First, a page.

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Supreme Court: money owed by insolvent agent to its principal not held on constructive trust

Money which an agent personally owed to its principal at the point the former became insolvent is not held on "constructive trust" for the principal, instead forming part of the assets of the insolvent business to be divided up between all creditors in a proportionate way, the UK's highest court has ruled.

Ultimately, the point was not relevant to the Supreme Court's recent decision in a claim by an Australian winemaker against its former UK agent and distributor, as the court also found that the agency agreement automatically terminated on the latter's insolvency.

However the court's judgment on this point, which overruled two previous cases, would be of wider interest to those caught in the "always challenging interface between insolvency and contract rights", according to commercial litigation expert Craig Connal of Pinsent Masons, the law firm behind Out-Law.com.

"It is inherent, as Lord Sumption pointed out in his leading judgment, that apparently arbitrary results may follow from the adventitious timing of an insolvency, and that at first glance these may seem tinged with unfairness - for example, the advance payment for services yet to be performed which falls into the estate, leaving the payer to prove for damages," he said. "However, this is driven by 'an important public policy designed to achieve a pro-rata distribution' among creditors at one fixed point."

"In effect, the judge stressed that qualifications to the effect of the cut-off date are laid down by statute – for example, on adjusting prior transactions prejudicial to creditors - but that the courts should not go beyond these parameters to attack the perception of arbitrariness. So he overruled two previous cases at first instance and held that, if the agency had not terminated, monies collected for Angove post-administration were not held on constructive trust," he said.

The winemaker, Angove's Pty Ltd (Angove), had employed D&D Wines International Ltd (D&D), an English company, as its UK agent and distributor for a number of years. D&D acted in both capacities, buying wines from Angove in its own right and selling wines on Angove's behalf to UK customers, generally retailers. Both activities were governed by an agency and distribution agreement (ADA), which could be terminated by either side on six months notice or by notice with immediate effect if one of the parties became insolvent.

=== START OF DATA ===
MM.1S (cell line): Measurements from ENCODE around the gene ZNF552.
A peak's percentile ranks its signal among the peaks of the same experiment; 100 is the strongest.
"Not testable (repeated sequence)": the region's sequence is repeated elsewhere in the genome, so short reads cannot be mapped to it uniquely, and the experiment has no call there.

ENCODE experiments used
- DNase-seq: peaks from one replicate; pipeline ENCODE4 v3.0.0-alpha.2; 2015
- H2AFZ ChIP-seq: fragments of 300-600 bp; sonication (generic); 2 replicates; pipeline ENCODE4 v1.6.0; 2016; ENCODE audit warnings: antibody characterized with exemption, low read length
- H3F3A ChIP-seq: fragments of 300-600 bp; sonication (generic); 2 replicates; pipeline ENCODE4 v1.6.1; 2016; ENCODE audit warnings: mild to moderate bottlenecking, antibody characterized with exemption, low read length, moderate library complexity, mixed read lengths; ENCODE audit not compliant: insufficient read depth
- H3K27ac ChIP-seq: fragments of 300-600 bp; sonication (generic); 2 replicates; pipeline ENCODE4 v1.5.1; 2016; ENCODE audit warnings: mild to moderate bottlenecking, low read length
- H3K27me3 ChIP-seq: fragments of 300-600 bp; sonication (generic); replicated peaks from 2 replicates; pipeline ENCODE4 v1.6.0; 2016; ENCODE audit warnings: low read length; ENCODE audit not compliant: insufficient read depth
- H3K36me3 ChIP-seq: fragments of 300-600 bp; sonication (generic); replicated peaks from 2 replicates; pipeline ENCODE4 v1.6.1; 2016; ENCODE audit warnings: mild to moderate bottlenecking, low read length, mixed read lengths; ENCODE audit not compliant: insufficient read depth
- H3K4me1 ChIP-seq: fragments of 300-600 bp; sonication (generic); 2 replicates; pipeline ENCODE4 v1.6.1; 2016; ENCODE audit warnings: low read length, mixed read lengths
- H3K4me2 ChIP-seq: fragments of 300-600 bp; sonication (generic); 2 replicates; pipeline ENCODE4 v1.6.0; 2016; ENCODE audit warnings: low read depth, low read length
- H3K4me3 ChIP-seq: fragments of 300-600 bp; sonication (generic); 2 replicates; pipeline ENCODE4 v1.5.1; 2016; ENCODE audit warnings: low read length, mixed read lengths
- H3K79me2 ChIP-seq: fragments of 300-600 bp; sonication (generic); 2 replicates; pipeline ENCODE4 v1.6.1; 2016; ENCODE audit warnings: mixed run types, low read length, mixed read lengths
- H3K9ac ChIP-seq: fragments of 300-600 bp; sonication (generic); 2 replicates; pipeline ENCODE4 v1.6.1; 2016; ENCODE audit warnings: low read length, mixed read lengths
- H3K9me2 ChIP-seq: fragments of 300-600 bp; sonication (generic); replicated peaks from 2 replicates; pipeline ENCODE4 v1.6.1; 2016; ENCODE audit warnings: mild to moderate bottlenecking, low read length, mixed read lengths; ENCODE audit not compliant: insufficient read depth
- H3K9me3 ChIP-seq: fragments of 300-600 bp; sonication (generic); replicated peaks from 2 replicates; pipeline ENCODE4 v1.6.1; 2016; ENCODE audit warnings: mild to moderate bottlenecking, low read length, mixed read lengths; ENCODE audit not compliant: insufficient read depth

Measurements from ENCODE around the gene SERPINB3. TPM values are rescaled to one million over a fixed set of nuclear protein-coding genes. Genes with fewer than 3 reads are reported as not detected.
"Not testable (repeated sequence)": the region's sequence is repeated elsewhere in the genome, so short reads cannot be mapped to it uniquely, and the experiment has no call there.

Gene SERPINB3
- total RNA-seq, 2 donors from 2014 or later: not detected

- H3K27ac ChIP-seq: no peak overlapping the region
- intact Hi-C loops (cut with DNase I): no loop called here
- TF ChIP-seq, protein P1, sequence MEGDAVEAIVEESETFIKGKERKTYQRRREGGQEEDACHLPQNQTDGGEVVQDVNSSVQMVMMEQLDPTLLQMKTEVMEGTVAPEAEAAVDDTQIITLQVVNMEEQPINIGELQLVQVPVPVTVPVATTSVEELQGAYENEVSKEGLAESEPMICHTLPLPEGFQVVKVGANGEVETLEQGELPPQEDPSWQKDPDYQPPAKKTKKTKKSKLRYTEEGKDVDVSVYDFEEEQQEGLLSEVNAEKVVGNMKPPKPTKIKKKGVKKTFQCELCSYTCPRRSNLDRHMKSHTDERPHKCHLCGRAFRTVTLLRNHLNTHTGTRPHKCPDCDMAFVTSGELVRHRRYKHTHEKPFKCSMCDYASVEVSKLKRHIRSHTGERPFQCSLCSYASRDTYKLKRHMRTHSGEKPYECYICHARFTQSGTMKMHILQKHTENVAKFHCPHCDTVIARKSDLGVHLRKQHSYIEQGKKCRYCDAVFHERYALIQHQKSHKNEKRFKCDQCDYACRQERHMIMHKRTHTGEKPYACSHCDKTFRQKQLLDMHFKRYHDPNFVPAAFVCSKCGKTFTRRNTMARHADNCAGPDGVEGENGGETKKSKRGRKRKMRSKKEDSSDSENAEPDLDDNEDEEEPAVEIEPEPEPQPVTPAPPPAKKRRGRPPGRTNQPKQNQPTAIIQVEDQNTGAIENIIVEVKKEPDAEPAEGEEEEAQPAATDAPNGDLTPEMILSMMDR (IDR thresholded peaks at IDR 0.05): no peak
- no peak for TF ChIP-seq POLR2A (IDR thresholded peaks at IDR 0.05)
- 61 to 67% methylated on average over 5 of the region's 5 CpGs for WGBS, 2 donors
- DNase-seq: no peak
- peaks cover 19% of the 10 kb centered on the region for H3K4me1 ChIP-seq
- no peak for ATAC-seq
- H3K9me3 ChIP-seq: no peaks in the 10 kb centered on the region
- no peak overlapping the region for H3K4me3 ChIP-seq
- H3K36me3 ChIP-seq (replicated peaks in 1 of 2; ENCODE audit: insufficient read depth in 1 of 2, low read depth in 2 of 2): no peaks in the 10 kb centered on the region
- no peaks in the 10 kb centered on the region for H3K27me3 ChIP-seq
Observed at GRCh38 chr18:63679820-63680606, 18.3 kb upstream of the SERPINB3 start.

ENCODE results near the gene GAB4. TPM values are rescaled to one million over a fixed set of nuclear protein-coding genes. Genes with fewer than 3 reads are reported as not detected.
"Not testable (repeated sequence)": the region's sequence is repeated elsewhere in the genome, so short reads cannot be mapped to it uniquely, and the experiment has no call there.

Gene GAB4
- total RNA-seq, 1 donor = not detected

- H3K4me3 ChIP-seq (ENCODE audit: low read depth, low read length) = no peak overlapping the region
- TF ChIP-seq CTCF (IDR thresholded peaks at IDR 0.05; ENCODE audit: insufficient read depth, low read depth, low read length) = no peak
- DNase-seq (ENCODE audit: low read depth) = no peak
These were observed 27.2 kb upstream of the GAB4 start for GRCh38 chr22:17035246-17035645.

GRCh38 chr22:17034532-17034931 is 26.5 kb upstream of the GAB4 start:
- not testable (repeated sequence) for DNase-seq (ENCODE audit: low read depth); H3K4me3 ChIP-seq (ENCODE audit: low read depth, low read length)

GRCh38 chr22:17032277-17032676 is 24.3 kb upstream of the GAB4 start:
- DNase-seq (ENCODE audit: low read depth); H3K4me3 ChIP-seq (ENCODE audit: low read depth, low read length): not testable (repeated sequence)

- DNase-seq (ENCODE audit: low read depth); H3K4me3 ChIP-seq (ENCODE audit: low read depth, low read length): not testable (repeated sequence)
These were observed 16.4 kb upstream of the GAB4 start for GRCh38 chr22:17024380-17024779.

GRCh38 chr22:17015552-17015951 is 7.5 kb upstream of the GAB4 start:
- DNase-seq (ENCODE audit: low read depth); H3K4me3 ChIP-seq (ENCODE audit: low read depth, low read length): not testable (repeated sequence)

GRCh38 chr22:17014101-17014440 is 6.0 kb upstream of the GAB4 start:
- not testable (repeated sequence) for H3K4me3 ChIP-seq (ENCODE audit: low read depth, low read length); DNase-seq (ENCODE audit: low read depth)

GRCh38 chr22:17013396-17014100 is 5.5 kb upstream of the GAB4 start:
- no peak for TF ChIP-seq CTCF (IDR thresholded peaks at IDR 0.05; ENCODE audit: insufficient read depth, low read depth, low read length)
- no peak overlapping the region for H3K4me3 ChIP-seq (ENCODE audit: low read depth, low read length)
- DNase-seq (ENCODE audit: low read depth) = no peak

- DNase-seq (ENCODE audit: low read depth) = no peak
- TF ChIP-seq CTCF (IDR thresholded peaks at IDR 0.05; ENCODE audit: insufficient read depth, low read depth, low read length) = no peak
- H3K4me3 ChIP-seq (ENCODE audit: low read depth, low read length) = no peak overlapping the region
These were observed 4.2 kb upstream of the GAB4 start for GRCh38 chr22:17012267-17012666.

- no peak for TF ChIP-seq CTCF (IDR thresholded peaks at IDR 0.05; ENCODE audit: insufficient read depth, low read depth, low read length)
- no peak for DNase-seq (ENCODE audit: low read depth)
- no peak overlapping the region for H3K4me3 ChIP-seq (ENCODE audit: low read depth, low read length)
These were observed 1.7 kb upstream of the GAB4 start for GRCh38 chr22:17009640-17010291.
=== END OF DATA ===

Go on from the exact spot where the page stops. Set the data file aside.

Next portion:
D&D went into administration on 21 April 2012, with creditors' voluntary liquidation following in the July. At the point that administration began, a number of invoices for wine sold by D&D to two UK retailers on Angove's behalf remained outstanding. On 23 April 2012, Angove gave written notice terminating the ADA with immediate effect and informed D&D of its intention to collect the amount directly from the customers. It said that it would account to D&D separately for the commission it would otherwise have been owed.

The liquidators challenged this. They claimed that the relationship between D&D and Angove in relation to these particular invoices was one of buyer and seller, not agent and principal; and that the money should therefore be collected by them leaving Angove to account for its share when the company was wound up. Angove disagreed, and also argued that any money due to them by D&D was held on trust by the agent. The trial judge found in favour of Angove on the first point and rejected the second, while the Court of Appeal ruled against the winemaker on both points.

In the Supreme Court, Lord Sumption pointed out the general rule that the authority of an agent "may be revoked by the principal, even if it is agreed by their contract to be irrevocable". Where this is the case, the agent has a claim against the principal in damages, he said.

"An agent is empowered to commit his principal within the limits of his authority as if the principal had agreed personally," he said. "This is a confidential relationship importing a duty of loyalty, and normally of undivided loyalty, on the part of the agent ... [T]o allow the agent to exercise his authority after it has been revoked would amount to the specific enforcement of a relationship which is by its nature not specifically enforceable."

"The Court of Appeal held that D&D's authority was irrevocable because the general rule that authority can be revoked 'must yield to what the parties have agreed should be their respective legal rights and obligations on the termination of the agency' ... [This term in the agreement] cannot ... be enough to exclude the general rule that the authority is agreed to be irrevocable. What has to be agreed is not just that the authority is to be irrevocable but that it is intended to secure the financial interest of the agent … The Court of Appeal did not address the latter criterion," he said.

The trust argument would only have been relevant had the agency agreement not automatically terminated in this way, the judge said. However, it was "well established" that an agent's duty to account to the principal for money received on its behalf "[did] not necessarily give rise to a trust of the money in the agent's hands", he said.

"That depends on the intentions of the parties derived from the contract, or in some cases from their conduct," he said. "As a broad generalisation, the relations between principal and agent must be such that the agent was not at liberty to treat as part of his general assets money for which he was accountable to his principal."

This was not the case here, where the money paid by the customers to D&D "was not impressed with any trust in favour of Angove's", he said. Allowing otherwise, no matter how fair it may seem, would undermine the operation of the insolvency regime, he said.

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